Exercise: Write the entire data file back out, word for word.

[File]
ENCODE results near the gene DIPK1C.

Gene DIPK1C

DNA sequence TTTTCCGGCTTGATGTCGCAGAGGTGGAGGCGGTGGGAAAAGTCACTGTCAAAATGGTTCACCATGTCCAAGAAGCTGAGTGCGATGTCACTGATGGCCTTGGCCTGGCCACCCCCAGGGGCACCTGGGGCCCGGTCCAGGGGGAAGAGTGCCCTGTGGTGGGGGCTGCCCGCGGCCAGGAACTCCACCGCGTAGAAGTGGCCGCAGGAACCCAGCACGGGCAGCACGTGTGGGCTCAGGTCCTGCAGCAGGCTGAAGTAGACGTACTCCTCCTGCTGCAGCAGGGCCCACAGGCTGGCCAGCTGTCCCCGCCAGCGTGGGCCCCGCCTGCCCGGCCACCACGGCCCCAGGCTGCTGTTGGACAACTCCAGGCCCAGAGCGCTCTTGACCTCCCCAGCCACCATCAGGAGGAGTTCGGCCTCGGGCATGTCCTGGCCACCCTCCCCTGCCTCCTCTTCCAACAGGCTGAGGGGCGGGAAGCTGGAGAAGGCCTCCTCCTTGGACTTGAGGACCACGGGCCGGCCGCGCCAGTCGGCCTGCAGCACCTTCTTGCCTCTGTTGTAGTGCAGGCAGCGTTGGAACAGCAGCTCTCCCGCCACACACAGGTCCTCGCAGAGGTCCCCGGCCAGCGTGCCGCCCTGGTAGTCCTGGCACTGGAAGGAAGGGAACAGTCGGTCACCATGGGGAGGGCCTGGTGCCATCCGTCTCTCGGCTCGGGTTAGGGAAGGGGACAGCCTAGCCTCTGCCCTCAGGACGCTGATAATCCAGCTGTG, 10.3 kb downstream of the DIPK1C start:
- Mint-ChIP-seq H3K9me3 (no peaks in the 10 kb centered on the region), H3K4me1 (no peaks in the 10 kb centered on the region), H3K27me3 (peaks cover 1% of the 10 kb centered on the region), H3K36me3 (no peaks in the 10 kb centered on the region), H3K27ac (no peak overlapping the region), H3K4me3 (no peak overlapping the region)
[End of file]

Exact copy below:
ENCODE results near the gene DIPK1C.

Gene DIPK1C

DNA sequence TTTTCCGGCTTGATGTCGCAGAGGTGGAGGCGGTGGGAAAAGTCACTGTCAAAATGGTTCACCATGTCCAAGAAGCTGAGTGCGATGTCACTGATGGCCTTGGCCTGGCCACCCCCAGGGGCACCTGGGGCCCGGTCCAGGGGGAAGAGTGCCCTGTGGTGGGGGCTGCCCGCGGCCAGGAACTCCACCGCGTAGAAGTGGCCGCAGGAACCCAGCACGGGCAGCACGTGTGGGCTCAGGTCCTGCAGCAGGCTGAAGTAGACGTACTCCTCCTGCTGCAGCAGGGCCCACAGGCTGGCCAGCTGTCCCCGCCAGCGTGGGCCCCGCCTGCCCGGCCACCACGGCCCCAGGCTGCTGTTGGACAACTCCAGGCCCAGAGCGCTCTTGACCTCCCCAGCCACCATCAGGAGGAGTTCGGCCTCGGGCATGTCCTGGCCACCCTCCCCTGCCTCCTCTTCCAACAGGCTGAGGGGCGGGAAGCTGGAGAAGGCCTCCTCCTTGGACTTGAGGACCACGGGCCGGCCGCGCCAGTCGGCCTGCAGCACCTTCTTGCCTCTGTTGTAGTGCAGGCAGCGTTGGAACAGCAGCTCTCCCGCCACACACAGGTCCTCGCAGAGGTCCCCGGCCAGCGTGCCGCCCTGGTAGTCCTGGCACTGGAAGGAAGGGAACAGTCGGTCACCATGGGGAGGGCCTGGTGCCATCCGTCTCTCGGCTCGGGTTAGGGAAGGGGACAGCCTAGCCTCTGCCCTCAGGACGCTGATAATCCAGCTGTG, 10.3 kb downstream of the DIPK1C start:
- Mint-ChIP-seq H3K9me3 (no peaks in the 10 kb centered on the region), H3K4me1 (no peaks in the 10 kb centered on the region), H3K27me3 (peaks cover 1% of the 10 kb centered on the region), H3K36me3 (no peaks in the 10 kb centered on the region), H3K27ac (no peak overlapping the region), H3K4me3 (no peak overlapping the region)